Whether you are an adult or a kid, Time magazine seems to demand the same qualification for reporters it hires: You must be liberal. At least that's a reasonable conclusion to draw after a 12-year-old reporter for Time for Kids magazine conceded on the Today show that, after interviewing the "pro-war" Secretary of Defense Donald Rumsfeld, she realized he's more conservative than she as she "grew up in the East Village in New York City so my ideas are very different from his."
Imagine the liberal world in which she lives, from which Time recruits its journalists, where it takes a one-on-one session with the Secretary of Defense to realize that maybe the anti-terrorism policies are really being made by people who are trying to enact the best policy.
Curry wondered: "What did you learn about
him or yourself from doing this interview?"
She went on to say she wants to run for President when she grows up.
As a liberal, she'll have a lot more opportunities in the media.
To read her Rumsfeld interview story as run in
Time for Kids:
Liberal media bias disproved by an NPR commentator's cursory database check of ideological labeling? A "study" by Geoffrey Nunberg of Stanford University's Center for the Study of Language and Information, first aired in a commentary in mid-March on NPR's Fresh Air and now featured as an article in the latest edition of American Prospect magazine, was given credibility by CNN's Jeff Greenfield on Wednesday's Inside Politics.
Picking up on the most misleading claim of all, Greenfield relayed how after checking newspaper labeling of prominent liberal and conservative politicians, Nunberg found: "It was the liberals who were 30 percent more likely to be labeled by the media than the conservatives."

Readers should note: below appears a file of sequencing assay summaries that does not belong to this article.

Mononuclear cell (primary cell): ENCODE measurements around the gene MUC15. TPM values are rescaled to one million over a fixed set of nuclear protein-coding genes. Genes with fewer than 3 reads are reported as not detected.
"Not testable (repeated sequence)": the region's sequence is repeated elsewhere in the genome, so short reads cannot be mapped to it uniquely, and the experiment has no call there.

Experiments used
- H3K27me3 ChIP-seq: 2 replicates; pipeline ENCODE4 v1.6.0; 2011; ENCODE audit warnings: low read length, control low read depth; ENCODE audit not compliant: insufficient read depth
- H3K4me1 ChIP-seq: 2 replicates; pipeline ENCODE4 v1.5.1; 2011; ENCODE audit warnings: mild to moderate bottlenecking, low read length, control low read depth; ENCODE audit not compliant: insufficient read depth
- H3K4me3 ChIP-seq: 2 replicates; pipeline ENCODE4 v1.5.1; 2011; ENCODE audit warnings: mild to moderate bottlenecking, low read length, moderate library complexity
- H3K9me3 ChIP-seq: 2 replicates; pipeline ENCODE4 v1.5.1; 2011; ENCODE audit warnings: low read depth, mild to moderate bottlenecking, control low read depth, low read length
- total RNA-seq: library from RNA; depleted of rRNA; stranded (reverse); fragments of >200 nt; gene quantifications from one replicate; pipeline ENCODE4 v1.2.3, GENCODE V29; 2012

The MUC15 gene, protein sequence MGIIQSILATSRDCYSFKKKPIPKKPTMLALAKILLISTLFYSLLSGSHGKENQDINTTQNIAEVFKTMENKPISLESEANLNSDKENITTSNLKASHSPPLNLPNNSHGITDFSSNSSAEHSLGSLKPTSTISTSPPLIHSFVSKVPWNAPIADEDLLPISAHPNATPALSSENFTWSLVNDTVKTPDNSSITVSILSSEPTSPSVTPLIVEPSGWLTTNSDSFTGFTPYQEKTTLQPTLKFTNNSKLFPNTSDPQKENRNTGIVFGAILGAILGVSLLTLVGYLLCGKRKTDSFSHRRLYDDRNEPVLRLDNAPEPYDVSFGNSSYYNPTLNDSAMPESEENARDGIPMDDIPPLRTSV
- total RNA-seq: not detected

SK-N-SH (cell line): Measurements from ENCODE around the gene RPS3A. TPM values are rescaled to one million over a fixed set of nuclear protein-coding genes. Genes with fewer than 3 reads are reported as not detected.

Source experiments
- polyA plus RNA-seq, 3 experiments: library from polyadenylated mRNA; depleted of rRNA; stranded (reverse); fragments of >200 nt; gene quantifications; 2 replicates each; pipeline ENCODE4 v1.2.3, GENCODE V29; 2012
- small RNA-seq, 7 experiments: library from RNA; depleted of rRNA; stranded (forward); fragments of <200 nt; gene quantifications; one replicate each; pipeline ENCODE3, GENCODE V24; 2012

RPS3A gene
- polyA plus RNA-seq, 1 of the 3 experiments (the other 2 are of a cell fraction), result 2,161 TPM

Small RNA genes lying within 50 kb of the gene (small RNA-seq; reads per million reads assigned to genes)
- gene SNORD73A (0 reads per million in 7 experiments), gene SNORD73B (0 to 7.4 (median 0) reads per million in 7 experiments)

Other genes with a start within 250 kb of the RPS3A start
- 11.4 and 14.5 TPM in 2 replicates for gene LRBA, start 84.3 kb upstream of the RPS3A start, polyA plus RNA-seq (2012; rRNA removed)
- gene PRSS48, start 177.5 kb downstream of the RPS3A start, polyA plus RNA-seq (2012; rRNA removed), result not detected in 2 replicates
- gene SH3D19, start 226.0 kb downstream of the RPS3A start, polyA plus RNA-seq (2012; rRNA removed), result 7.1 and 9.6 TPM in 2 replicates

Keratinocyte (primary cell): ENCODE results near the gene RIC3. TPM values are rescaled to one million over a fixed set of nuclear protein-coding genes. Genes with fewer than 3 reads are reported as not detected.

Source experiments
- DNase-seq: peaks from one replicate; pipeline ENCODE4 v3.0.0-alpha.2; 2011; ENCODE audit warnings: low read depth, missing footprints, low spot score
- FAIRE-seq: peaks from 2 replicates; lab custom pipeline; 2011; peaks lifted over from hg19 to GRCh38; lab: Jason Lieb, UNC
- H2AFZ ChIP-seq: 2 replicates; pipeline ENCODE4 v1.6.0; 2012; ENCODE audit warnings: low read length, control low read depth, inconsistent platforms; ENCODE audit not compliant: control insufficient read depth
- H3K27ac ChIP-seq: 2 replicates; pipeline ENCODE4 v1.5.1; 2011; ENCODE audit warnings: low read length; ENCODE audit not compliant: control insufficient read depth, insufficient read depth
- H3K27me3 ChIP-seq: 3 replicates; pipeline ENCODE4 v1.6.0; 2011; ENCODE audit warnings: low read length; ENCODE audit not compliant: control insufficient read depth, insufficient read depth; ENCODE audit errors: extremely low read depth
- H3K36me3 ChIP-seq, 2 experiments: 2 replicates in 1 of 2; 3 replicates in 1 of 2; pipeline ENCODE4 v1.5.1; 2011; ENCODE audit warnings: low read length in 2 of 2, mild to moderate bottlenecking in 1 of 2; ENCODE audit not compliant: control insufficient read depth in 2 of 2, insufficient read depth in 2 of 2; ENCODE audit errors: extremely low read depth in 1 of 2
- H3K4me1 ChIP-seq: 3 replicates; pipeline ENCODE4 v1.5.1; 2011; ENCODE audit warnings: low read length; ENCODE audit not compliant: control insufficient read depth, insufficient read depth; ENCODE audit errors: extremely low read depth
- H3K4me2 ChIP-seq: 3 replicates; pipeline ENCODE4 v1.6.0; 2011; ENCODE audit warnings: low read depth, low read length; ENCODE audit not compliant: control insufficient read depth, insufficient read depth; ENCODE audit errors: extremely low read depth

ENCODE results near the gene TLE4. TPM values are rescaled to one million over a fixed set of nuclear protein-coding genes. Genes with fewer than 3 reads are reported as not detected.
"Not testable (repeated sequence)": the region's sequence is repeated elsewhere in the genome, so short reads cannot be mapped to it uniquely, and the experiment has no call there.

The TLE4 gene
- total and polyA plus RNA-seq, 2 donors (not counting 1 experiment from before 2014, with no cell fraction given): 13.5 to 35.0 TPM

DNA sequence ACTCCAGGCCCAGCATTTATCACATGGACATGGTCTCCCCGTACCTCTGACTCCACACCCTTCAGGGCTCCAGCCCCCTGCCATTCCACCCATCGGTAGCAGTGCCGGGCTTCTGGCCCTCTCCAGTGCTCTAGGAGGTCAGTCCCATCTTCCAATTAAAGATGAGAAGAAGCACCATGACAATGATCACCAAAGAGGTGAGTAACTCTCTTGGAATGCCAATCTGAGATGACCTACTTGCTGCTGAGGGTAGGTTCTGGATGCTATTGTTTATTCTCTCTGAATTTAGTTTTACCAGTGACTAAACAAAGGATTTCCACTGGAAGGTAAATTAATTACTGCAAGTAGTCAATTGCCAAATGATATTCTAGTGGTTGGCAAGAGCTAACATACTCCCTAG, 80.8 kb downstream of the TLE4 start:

In fact, Nunberg's "30 percent" gap was between how the liberals were labeled 3.78 percent of the time and the conservatives were tagged 2.89 percent of the time. If the MRC ever did a study which found that kind of puny difference we wouldn't claim a 30 percent disparity. We'd say the media basically hardly ever do x or y. So, if you buy Nunberg's numbers he only found that newspapers hardly ever label anybody, not that liberals are labeled significantly more often.
(For instance: A 1989 MRC study of the
Washington Post, New York Times, Newsweek, Time and U.S. News found that
during 1987-88 Concerned Women for America was tagged conservative
41 percent of the time, but the National Organization for Women was called
liberal just 2 percent of the time. Now that's a real disparity. For
Greenfield asserted on the April 17 show:
"In his best-selling book Bias, former CBS News newsman Bernard
Goldberg argues that liberal broadcasters use such labels because they
simply assume conservatives are outside the mainstream while liberals are
part of it.